Engagement 

Since June 2012 Neil Luck and ARCO have devised a series of interactive, family orientated music theatre activities for the Tate Britain and Tate Modern galleries, as well as other arts institutions.

The 8-14's Thing

In 2016 Neil Luck and Aya Kobayshi led a series of workshops with children aged 8-14 at both the Tate Britain and Tate Modern.
The project explored approaches to creative thinking, making work, sound and movement. The outcomes of the project were exhibited for a month at the Tate Modern Switch House.
A video of our regular warm up can be seen below. Film by Hydar Dewachi.
Photos are from the final installation at Tate Exchange (Tate Modern Level 5)

Table Top Music-Theatre

In August 2016 Neil Luck and ARCO were invited to create an interactive musical experience for children at the V&A Museum of Childhood.
Inspired by the museum's vast collection of miniature theatres and dolls houses, children were given the opportunity to create to create their own music-theatre pieces, manipulating objects in a table top 'black box' that was magnified by a projector and screen. Neil Luck & Benedict Taylor provided live, improvised musical responses.
The performance was adapted in 2018 in response to the Joan Jonas retrospective at Tate Modern.
Skip to 7 minutes to see footage from the V&A

The Young Person's Guide to Radical Music

In June 2012 ARCO presented an interactive music-theatre piece at the Tate Britain, London. Participants were involved in preparing, restraining and restricting the performers as they performed live. 
The performance featured Neil Luck, Adam de la Cour, Richard Thomas and Sam Rice.

Congregations

 

In September 2012 ARCO presented a new interactive work at The Tate Modern ‘Tanks’ space. Four performers seated in front of speakers interacted in various ways with participants vocalising into radio mics spread throughout the space. The performance featured Neil Luck, Sam Rice, Adam de la Cour, Tom Jackson and Lawrence Tatnall.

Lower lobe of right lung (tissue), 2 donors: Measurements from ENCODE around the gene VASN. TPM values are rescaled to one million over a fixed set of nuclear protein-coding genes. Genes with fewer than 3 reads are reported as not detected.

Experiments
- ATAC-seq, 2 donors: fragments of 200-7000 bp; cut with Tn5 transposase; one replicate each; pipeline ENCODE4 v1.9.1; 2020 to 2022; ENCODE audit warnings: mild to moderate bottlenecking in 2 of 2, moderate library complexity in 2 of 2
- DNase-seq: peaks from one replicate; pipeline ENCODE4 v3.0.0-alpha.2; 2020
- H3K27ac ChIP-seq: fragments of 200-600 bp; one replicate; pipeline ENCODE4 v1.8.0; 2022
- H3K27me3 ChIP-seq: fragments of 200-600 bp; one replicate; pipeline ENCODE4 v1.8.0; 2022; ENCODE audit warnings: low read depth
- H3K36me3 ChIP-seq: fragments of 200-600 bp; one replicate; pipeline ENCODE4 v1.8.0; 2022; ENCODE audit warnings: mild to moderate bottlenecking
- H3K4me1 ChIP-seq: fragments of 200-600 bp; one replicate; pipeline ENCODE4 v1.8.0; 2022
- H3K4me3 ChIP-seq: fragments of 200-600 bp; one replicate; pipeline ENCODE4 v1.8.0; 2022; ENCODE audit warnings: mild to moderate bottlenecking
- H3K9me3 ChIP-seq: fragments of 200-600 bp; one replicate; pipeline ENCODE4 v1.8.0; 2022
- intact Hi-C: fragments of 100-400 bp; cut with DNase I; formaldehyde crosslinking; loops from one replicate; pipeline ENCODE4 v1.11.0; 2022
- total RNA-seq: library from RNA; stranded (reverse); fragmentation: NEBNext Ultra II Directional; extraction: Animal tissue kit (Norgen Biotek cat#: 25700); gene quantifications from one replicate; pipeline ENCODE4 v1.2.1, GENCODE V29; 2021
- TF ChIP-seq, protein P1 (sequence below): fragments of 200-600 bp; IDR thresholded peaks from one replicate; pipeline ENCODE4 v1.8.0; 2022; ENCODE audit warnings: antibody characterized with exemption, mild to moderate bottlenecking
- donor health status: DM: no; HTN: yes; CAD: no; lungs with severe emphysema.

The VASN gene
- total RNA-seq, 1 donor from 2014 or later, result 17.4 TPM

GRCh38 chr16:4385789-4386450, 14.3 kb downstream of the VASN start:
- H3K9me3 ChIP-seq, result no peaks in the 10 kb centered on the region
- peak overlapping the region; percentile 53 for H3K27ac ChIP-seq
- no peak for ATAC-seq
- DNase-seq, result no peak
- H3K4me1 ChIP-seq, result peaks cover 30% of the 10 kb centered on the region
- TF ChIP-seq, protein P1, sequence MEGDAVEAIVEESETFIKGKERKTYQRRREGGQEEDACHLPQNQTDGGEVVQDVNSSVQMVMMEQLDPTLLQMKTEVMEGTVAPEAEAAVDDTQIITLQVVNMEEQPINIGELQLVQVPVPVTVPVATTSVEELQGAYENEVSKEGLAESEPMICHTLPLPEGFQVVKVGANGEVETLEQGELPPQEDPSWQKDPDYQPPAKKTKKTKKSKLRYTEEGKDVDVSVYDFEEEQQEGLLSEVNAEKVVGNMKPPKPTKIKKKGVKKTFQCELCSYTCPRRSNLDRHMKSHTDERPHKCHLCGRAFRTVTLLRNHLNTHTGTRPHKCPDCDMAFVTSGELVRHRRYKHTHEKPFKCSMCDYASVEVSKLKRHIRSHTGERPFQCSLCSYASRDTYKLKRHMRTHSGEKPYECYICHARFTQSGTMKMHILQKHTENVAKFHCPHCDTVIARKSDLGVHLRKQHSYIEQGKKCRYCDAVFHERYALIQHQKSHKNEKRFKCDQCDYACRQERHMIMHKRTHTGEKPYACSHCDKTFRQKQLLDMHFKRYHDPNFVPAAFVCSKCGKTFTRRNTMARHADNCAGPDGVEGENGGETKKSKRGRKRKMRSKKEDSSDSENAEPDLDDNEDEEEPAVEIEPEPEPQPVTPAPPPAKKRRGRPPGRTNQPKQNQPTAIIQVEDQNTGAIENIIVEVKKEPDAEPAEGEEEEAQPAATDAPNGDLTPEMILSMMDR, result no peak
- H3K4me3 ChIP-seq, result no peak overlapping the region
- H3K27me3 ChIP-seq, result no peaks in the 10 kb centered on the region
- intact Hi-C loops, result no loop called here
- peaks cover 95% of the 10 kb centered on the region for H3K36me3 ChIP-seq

In July 2014 ARCO presented an interactive event connected to the Tate Britain show 'British Folk Art'. Three troubadours (Neil Luck, Adam de la Cour, Stanley Bád) improvised an ongoing folk ballad, the musical and lyrical content of which was controlled and directed by participants choice of everyday (or 'contemporary folk') props and objects.

Troubadours

Copyright: Tate Britain

Strange Songs and Stories

 

In August 2017 the V&A Museum of Childhood invited Neil to contribute an activity to a day of participatory events relating to an exhibition of the author Michael Morpurgo’s work. 

Strange Songs and Stories involved creating weird, absurd stories by collaging together characters and plot points conjured up children. These stories were then stitched together, narrated, and enacted by two opera singers - Oliver Brignall and Sarah Dacey.

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In November 2013 ARCO presented an interactive piece in Tate Britain's Duveen galleries as part of the Time Loop 2-day festival. 

 

The public were encouraged to create, erase, layer, destroy and paste on an evolving 6 metre-long graphic score. Tom Jackson (sax) and Benedict Taylor (viola) were on hand to interpret it live, as it was created.

BP Family Festival: Time Loop. Photographer: James Harris. Copyright  Tate.

In February 2013 ARCO presented a new interactive work in the Tate Britain Duveen Gallery. Two performers (Elo Masing; vn, Tom Jackson; Cl), and various pieces of performance paraphenalia were moved around, restricted, pulled around, and toppled by Marionette-like wires operated remotely by the public. 
A bizarre fusion of new music and slapstick comedy, this work was described by one participant as "the most inspiring thing I've experienced, ever". 

SLAPSNAPSTICKPIZZ

Skip to 3:48 to see some video footage of the performance

Sonic Portraits


In July 2013 ARCO presented an interactive piece at the Tate Britain's historical galleries as part of the 'Big and small' programme. Members of the public were invited to choose words to describe members of their families, using these as a basis to create, in collaboration with live musicians, short sonic portraits. 
The performance featured Neil Luck, Lawrence Tatnall (trombone) and Enrico Bertelli (percussion/e-percussion).